An Explanation of Double-Refraction

A definition and explanation of double-refraction on precious stones and gems and a test for the kind of refraction of a cut stone

Explanation of Double Refraction. In Lesson II. we learned what is meant by refraction of light. While glass and a small number of precious stones (diamond, garnet, and spinel) bend light as was illustrated in Fig. 1, practically all the other stones cause a beam of light on entering them to separate, and the path of the light in the stone becomes double, as shown in Fig. 2.

This behavior is called double refraction. It may be used to distinguish those stones which are doubly refracting from those which are not. For example, in the case of a stone which is doubly refracting to a strong degree, such as a peridot (the lighter yellowish green chrysolite is the same material and behaves similarly toward light), the separation of the light is so marked that the edges of the rear facets, as seen through the table, appear double when viewed through a lens. A zircon will also similarly separate light and its rear facets also appear double lined as seen with a lens from the table of the stone. The rarer stones, sphene and epidote, likewise exhibit this property markedly. Some colorless zircons, when well cut, so closely, resemble diamonds that even an expert might be deceived, if caught off his guard, but this simple test of looking for the doubled lines at the back of the stone would alone serve to distinguish the two stones.

A Simple but very Valuable Test for the Kind of Refraction of a Cut Stone. In the case of most of the other doubly refracting stones the degree of separation is much less than in peridot and zircon, and it takes a well-trained and careful eye to detect the doubling of the lines. Here a very simple device will serve to assist the eye in determining whether a cut stone is singly or doubly refracting. Expose the stone to direct sunlight and hold an opaque white card a few inches from the stone, in the direction of the sun, so as to get the bright reflections from within the stone reflected onto the card.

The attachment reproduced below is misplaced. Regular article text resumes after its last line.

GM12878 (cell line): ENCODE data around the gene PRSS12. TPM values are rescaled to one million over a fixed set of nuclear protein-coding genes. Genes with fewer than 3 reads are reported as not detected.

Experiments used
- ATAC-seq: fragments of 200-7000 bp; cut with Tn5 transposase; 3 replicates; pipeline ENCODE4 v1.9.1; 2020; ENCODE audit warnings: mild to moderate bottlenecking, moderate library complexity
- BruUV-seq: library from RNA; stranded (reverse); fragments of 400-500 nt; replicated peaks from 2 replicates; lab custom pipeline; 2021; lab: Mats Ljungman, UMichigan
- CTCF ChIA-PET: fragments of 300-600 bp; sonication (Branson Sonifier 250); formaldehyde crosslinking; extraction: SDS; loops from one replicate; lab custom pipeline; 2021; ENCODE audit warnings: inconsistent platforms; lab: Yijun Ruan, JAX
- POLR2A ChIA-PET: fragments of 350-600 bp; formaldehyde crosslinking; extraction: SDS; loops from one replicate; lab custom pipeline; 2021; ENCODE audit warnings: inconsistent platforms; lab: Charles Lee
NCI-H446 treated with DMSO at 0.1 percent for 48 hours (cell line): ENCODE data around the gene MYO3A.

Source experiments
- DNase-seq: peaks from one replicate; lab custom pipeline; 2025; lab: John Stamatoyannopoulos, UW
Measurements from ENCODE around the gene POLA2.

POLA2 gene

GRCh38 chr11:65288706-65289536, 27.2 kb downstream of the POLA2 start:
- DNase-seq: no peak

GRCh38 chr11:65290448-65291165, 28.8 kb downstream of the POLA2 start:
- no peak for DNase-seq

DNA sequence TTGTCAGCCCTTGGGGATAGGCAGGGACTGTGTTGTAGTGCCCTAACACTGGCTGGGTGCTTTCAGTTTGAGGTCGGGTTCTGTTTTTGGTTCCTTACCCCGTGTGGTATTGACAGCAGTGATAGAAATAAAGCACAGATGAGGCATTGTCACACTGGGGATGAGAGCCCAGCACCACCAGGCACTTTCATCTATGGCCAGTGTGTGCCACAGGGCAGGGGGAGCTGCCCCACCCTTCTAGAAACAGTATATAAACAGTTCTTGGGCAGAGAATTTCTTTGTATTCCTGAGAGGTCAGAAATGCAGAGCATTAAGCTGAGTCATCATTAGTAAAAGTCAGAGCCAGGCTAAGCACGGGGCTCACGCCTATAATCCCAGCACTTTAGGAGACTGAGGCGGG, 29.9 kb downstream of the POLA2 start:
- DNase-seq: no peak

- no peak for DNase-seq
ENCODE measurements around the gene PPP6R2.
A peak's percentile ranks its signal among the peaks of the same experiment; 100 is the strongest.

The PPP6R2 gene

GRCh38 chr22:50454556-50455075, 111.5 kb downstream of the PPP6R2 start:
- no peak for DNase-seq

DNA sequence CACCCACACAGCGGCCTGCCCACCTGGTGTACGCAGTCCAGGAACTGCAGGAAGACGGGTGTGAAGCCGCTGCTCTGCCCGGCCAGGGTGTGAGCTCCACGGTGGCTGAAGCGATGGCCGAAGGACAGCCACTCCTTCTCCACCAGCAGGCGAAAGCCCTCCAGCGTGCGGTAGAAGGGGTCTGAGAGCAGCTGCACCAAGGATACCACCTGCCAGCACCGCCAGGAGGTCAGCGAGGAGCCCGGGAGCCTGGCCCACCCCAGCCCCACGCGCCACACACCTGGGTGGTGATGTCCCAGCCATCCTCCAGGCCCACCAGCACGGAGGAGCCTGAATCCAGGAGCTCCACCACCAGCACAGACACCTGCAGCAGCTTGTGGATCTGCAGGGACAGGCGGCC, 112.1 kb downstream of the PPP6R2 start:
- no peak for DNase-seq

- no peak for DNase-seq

If the material is singly refractive (as in the case of diamond, garnet, spinel, and glass), single images of each of the reflecting facets will appear on the card, but if doubly refracting--even if slightly so--double images will appear. When the stone is slightly moved, these pairs of reflections will travel together as pairs and not tend to separate. The space between the two members of each pair of reflections serves to give a rough idea of the degree of the double refraction of the material if compared with the space between members in the case of some other kind of stone held at the same distance from the card. Thus zircon separates the reflections widely. Aquamarine, which is feebly doubly refracting, separates them but slightly.

It will be seen at once that we have here a very easily applied test and one that requires no costly apparatus. It is, furthermore, a sure test, after a little practice. For example, if one has something that looks like a fine emerald, but that may be glass, all one need to do is to expose it in the sun, as above indicated. If real emerald, double images will be had (very close together, because emerald is but feebly doubly refracting). If glass, the images on the card will be single.

Similarly, ruby can at once be distinguished from even the finest garnet or ruby spinel, as the last two are singly refracting. So, too, are glass imitations of ruby and ruby doublets (which consist of glass and garnet). This test cannot injure the stone, it may be applied to mounted stones, and it is reliable. For stones of very deep color this test may fail for lack of sufficiently brilliant reflections. In such a case hold the card beyond the stone and let the sunlight shine through the stone onto the card, observing whether the spots of light are single or double.

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